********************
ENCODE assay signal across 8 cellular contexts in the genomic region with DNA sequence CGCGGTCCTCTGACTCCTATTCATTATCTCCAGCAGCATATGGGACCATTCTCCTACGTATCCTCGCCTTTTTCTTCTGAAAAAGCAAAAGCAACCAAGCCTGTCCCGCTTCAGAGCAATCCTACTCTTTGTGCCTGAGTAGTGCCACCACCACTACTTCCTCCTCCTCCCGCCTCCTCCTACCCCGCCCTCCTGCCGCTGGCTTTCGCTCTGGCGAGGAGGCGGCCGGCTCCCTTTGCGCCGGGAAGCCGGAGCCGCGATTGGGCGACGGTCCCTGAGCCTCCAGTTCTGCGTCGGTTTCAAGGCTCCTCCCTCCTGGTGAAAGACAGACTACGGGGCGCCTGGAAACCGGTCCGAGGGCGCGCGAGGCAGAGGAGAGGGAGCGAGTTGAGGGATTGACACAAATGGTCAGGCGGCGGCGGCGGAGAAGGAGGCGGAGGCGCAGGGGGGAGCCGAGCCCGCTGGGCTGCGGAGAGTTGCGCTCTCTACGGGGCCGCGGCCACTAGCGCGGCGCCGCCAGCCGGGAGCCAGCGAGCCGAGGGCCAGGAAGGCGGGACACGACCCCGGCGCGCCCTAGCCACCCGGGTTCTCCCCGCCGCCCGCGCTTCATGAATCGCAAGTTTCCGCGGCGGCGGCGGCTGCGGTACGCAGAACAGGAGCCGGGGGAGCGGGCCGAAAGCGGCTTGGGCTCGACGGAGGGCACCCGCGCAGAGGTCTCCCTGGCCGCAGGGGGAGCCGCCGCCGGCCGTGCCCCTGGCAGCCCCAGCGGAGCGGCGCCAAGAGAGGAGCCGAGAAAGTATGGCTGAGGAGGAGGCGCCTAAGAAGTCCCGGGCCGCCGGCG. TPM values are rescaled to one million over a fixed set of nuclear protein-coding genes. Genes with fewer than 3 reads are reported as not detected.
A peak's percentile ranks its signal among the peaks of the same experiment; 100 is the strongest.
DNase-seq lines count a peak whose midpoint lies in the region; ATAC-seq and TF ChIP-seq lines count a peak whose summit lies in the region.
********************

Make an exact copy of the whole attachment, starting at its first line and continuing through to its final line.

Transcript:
ENCODE assay signal across 8 cellular contexts in the genomic region with DNA sequence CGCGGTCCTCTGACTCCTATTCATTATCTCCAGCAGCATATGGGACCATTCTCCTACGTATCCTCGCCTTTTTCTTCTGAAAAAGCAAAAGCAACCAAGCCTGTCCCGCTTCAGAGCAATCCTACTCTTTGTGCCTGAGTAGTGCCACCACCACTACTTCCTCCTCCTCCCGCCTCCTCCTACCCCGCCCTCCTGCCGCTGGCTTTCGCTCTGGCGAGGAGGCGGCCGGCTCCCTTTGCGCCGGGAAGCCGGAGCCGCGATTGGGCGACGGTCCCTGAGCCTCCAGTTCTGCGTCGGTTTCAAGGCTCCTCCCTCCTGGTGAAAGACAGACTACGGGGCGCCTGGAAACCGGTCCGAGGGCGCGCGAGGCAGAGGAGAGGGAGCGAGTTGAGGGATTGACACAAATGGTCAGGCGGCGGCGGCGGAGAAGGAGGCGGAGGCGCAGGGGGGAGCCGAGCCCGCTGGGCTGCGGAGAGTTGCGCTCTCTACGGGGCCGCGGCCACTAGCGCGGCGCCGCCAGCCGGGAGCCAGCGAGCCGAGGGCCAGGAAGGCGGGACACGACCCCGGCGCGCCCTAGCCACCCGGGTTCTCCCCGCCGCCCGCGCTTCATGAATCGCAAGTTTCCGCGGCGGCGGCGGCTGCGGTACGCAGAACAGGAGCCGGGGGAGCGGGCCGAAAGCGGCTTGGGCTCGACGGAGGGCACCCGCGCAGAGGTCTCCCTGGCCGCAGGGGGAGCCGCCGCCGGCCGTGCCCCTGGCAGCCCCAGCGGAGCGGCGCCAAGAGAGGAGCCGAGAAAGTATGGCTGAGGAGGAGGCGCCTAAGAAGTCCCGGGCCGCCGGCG. TPM values are rescaled to one million over a fixed set of nuclear protein-coding genes. Genes with fewer than 3 reads are reported as not detected.
A peak's percentile ranks its signal among the peaks of the same experiment; 100 is the strongest.
DNase-seq lines count a peak whose midpoint lies in the region; ATAC-seq and TF ChIP-seq lines count a peak whose summit lies in the region.